Horaczek said that at Maywood they work to resolve student-to-student conflicts restoratively, before things escalate. Not only is this helping avoid suspensions, she said this helps students process situations with those who were impacted, make plans to be successful moving forward and integrate back into the school community after an incident.
Furnia, who has attended the Maywood School since her freshman year, says that the circles and other restorative practices now in place have made a noticeable, positive difference. She said that both the students and the teachers are more patient with each other and listen more to each other. She added that there is less fighting and students are more inclined to reach out to each other throughout the day to connect when they could use a patient listener or some positive support.
“We are all learning that we can rely on each other,” she said.
Take A Video Tour of Airline Drive Academy and Learn About Our Culture of Care
Educators In Conversation About Restorative Practices
Recently, members of our administrative team had a chance to share how restorative practices are being used across our student programs. This conversation with area educators was part of the edTrends series BOCES is co-sponsoring with the University at Albany. Senior Executive Officer Joseph P. Dragone, Ph.D, Deputy District Superintendent for Curriculum and Instruction Lauren Gemmill, Director of Special Education Caralee Kardash and Director of Curriculum & Instructional Data Sharon Swain talked of the deep thought, training and dedication that is helping create a more caring school culture in our schools. Listen to a recording of the edTrends conversation on restorative practices in our schools.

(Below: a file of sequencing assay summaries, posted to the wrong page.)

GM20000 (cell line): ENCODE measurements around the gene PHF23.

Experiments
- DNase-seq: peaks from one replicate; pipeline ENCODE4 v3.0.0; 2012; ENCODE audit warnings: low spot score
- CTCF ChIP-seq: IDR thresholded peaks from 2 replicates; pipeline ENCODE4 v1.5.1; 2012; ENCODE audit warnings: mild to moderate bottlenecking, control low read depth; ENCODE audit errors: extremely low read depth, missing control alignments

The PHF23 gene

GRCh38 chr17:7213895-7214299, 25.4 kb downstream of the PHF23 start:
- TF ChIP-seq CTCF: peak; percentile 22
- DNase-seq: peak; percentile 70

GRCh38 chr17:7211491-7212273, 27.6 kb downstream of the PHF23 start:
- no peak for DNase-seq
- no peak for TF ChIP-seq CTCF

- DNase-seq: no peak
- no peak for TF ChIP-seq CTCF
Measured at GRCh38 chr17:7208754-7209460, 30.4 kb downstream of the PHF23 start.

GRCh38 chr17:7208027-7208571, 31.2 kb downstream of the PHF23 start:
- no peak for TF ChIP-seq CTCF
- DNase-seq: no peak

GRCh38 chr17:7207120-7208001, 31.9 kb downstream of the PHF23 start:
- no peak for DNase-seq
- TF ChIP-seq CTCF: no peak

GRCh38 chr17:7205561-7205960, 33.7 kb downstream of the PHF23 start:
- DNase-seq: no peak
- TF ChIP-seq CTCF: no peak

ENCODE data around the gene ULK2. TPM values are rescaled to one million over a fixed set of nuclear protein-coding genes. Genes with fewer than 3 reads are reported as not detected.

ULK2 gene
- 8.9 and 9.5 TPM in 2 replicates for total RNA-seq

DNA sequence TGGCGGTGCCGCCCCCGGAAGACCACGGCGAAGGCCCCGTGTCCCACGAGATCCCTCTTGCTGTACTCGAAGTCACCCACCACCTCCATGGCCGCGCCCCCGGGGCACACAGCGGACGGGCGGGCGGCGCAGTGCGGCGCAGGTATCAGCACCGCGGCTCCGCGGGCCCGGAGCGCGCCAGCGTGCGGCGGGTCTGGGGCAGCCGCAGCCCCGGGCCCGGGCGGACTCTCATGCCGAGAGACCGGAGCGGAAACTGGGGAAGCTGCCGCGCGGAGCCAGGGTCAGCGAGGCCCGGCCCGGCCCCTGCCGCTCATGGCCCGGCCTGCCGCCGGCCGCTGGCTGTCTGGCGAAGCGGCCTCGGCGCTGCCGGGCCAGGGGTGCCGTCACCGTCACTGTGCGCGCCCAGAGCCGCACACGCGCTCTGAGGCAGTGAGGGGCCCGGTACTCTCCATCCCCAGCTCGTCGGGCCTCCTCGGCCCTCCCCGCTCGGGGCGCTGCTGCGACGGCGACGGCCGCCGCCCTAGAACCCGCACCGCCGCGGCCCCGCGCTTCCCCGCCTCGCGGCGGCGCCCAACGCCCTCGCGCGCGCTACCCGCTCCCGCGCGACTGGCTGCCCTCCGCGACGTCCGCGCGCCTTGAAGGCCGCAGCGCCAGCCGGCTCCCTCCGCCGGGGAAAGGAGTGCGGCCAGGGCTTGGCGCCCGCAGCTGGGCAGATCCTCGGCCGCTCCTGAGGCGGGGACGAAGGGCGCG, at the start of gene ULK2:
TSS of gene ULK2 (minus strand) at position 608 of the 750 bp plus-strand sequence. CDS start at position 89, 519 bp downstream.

Our Commitment To Creating A Culture of Care
Capital Region BOCES is committed to providing students with a positive, trauma-sensitive culture and climate where teaching and supports emphasize students’ strengths. Our school teams work together to create safe, pro-social environments where students learn to take responsibility for their actions. An emphasis is placed on building, nurturing and repairing relationships.
View our Code of Conduct (Policy #5300) for more details about the restorative approaches we use to resolve student conflicts and behavior.